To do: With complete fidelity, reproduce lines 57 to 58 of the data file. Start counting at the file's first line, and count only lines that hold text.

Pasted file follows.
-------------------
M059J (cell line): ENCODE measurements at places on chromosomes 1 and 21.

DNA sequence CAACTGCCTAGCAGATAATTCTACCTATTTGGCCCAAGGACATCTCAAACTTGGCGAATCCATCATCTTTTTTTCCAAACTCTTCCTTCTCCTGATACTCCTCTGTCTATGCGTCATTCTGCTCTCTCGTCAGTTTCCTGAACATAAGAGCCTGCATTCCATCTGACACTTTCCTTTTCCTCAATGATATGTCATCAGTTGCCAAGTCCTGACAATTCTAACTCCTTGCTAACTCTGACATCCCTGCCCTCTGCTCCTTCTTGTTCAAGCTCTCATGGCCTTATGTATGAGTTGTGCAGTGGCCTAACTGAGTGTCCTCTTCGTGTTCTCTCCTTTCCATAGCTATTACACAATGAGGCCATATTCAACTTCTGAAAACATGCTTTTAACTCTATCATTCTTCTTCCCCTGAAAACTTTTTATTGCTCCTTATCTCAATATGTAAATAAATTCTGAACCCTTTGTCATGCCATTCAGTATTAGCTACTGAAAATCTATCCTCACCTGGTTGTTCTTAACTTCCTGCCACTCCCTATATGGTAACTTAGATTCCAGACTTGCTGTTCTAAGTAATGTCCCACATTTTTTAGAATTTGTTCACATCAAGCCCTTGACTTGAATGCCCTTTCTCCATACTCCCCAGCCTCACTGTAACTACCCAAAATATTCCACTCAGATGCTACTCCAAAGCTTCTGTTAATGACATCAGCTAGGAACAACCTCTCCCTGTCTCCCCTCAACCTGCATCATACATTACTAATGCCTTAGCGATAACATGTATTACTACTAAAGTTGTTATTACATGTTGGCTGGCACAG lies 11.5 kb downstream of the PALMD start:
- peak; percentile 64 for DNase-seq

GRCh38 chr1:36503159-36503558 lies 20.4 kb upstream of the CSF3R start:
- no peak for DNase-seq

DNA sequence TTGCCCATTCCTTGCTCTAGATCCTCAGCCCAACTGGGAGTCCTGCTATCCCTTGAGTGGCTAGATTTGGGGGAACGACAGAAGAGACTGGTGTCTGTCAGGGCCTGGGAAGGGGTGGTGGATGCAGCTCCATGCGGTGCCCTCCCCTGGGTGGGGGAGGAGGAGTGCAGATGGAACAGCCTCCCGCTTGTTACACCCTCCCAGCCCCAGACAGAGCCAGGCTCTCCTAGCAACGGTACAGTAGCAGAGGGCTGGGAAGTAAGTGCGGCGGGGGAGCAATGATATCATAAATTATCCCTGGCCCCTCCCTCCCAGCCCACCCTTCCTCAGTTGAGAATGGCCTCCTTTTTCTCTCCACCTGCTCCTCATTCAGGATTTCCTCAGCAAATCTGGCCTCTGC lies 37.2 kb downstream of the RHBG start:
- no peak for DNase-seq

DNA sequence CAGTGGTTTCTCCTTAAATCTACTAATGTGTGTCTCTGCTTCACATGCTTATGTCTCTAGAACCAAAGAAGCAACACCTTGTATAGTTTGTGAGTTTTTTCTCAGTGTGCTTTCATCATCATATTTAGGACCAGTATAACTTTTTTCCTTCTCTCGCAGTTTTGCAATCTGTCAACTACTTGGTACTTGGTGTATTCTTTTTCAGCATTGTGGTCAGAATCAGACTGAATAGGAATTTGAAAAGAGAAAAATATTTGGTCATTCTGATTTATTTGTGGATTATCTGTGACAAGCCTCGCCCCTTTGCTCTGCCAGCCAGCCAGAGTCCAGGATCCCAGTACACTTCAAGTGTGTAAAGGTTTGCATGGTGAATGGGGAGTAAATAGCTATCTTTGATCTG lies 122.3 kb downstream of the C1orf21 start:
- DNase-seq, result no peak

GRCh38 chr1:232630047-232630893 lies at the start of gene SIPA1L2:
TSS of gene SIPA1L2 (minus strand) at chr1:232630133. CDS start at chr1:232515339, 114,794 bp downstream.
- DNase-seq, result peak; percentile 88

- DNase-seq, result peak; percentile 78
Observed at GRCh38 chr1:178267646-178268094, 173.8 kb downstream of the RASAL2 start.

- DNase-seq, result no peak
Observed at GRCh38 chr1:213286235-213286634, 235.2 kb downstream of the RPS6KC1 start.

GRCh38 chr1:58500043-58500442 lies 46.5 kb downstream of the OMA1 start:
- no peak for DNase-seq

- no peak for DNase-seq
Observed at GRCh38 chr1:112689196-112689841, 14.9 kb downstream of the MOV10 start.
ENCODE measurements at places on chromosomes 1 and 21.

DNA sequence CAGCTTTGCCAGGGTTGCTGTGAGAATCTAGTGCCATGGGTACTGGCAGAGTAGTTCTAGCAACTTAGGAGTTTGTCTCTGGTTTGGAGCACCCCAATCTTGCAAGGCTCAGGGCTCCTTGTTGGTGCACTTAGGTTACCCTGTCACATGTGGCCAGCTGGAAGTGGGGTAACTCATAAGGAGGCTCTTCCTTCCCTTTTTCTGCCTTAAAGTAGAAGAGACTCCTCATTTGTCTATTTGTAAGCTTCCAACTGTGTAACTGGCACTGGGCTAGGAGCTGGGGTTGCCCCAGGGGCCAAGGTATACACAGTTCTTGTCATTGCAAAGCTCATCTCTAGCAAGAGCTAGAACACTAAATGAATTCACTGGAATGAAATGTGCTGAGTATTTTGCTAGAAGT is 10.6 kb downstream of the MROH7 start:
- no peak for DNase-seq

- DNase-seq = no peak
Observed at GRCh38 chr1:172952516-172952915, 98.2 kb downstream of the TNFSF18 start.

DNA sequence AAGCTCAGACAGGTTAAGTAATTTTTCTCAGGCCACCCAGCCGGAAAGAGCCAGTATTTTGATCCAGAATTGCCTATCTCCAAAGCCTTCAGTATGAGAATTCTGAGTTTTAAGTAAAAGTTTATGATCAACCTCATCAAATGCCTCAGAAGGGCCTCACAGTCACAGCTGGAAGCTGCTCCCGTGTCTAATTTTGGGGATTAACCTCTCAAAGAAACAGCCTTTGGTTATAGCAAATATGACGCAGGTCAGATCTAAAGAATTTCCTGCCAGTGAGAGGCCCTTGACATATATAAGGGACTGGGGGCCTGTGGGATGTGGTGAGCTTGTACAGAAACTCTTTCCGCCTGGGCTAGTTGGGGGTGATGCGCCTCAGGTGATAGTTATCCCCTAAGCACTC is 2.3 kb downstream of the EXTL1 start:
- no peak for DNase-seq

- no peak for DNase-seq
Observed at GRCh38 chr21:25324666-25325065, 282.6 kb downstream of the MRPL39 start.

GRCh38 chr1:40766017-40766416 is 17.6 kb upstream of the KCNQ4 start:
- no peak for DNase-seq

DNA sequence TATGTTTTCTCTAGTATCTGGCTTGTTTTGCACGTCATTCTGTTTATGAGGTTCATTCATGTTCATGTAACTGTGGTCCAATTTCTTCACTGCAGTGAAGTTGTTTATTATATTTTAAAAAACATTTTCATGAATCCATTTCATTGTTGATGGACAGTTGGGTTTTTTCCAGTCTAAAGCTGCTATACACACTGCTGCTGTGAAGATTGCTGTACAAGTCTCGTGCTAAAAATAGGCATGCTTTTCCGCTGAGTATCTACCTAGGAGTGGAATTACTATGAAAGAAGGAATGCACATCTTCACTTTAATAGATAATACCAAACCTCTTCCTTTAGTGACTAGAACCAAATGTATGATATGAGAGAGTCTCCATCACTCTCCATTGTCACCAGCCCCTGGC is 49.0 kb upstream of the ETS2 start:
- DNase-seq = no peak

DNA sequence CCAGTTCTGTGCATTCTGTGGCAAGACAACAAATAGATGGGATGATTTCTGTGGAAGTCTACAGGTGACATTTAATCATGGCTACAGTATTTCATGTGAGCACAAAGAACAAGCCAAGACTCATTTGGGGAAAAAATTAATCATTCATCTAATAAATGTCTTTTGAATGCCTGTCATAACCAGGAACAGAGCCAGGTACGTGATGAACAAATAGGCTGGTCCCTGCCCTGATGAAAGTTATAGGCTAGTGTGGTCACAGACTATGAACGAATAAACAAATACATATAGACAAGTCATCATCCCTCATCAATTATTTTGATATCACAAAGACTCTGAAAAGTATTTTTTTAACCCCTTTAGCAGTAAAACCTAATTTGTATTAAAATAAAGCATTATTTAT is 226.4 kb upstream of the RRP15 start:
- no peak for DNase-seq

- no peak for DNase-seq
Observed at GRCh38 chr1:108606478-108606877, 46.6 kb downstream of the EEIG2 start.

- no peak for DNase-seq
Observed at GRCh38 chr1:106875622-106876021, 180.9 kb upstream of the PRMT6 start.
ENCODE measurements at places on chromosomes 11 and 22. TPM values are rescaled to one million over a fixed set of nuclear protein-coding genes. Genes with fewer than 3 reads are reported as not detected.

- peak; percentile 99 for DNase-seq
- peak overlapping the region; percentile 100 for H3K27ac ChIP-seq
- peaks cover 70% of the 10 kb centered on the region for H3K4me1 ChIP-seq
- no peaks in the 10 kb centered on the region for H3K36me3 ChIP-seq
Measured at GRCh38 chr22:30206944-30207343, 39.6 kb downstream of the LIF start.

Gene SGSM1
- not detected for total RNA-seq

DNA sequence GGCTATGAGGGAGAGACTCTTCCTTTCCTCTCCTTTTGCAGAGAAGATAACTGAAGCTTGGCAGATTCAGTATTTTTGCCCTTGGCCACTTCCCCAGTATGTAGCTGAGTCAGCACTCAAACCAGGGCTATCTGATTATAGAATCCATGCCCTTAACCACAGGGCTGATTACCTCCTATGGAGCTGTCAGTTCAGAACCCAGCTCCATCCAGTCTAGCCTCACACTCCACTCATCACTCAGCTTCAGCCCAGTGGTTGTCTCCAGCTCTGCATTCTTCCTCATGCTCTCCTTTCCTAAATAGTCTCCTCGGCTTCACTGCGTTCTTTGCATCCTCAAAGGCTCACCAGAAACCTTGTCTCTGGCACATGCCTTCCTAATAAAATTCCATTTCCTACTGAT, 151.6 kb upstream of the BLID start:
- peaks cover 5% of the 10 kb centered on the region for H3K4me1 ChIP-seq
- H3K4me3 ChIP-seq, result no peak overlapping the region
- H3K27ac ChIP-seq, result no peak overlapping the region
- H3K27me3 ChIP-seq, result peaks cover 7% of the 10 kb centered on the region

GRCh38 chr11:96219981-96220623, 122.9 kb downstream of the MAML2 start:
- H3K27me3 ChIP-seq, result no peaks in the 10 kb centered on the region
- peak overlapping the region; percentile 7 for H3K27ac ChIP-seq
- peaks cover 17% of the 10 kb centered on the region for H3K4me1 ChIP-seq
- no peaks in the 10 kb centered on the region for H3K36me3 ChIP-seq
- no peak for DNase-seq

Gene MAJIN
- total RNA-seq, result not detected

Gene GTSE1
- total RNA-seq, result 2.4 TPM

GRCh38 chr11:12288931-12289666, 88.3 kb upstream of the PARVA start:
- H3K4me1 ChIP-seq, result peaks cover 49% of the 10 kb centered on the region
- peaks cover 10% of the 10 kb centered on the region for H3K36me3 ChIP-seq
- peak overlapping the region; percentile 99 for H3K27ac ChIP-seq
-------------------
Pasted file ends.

- no peaks in the 10 kb centered on the region for H3K36me3 ChIP-seq
- no peak for DNase-seq